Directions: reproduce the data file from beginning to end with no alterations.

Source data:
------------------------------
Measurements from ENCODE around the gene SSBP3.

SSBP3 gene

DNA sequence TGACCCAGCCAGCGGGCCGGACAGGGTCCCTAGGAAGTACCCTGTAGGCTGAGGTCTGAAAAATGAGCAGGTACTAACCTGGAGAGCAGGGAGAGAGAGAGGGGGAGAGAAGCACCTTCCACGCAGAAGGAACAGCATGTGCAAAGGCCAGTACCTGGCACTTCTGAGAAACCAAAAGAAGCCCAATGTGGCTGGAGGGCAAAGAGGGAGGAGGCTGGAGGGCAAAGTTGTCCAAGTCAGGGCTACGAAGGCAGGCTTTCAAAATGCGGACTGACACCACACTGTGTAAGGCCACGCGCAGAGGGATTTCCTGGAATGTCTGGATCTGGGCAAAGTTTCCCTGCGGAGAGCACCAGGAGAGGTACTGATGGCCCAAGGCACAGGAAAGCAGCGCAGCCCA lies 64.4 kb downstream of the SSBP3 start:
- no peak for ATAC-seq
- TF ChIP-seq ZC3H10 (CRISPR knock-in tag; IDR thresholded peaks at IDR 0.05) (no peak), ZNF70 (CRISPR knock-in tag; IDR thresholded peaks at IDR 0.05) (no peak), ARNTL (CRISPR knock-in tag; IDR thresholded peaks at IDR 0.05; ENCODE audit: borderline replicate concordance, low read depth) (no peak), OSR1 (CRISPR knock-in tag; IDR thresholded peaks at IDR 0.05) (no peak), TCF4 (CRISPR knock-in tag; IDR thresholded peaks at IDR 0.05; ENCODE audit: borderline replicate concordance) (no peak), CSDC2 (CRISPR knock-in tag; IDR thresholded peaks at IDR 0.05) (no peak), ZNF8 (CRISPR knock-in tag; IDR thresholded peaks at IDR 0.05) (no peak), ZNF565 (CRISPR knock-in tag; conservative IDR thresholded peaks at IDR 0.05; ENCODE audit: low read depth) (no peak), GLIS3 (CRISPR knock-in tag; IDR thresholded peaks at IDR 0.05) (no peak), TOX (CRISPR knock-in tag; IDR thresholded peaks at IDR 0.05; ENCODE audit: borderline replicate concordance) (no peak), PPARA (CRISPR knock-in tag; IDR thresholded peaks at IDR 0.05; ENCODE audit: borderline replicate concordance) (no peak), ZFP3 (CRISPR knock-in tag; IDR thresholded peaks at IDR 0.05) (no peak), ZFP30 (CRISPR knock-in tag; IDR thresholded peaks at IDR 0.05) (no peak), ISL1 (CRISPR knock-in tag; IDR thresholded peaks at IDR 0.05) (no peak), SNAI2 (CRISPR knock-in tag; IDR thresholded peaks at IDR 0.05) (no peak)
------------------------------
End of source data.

Measurements from ENCODE around the gene SSBP3.

SSBP3 gene

DNA sequence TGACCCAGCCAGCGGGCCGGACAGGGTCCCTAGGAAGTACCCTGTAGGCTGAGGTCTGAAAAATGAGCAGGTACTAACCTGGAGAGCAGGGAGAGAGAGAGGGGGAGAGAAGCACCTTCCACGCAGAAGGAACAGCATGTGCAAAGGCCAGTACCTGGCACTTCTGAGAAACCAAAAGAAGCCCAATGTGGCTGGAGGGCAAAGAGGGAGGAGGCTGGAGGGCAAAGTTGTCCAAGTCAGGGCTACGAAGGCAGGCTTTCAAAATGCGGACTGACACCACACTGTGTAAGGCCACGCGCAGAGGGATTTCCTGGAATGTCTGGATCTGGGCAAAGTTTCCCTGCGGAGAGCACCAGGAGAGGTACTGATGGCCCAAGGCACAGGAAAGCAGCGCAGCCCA lies 64.4 kb downstream of the SSBP3 start:
- no peak for ATAC-seq
- TF ChIP-seq ZC3H10 (CRISPR knock-in tag; IDR thresholded peaks at IDR 0.05) (no peak), ZNF70 (CRISPR knock-in tag; IDR thresholded peaks at IDR 0.05) (no peak), ARNTL (CRISPR knock-in tag; IDR thresholded peaks at IDR 0.05; ENCODE audit: borderline replicate concordance, low read depth) (no peak), OSR1 (CRISPR knock-in tag; IDR thresholded peaks at IDR 0.05) (no peak), TCF4 (CRISPR knock-in tag; IDR thresholded peaks at IDR 0.05; ENCODE audit: borderline replicate concordance) (no peak), CSDC2 (CRISPR knock-in tag; IDR thresholded peaks at IDR 0.05) (no peak), ZNF8 (CRISPR knock-in tag; IDR thresholded peaks at IDR 0.05) (no peak), ZNF565 (CRISPR knock-in tag; conservative IDR thresholded peaks at IDR 0.05; ENCODE audit: low read depth) (no peak), GLIS3 (CRISPR knock-in tag; IDR thresholded peaks at IDR 0.05) (no peak), TOX (CRISPR knock-in tag; IDR thresholded peaks at IDR 0.05; ENCODE audit: borderline replicate concordance) (no peak), PPARA (CRISPR knock-in tag; IDR thresholded peaks at IDR 0.05; ENCODE audit: borderline replicate concordance) (no peak), ZFP3 (CRISPR knock-in tag; IDR thresholded peaks at IDR 0.05) (no peak), ZFP30 (CRISPR knock-in tag; IDR thresholded peaks at IDR 0.05) (no peak), ISL1 (CRISPR knock-in tag; IDR thresholded peaks at IDR 0.05) (no peak), SNAI2 (CRISPR knock-in tag; IDR thresholded peaks at IDR 0.05) (no peak)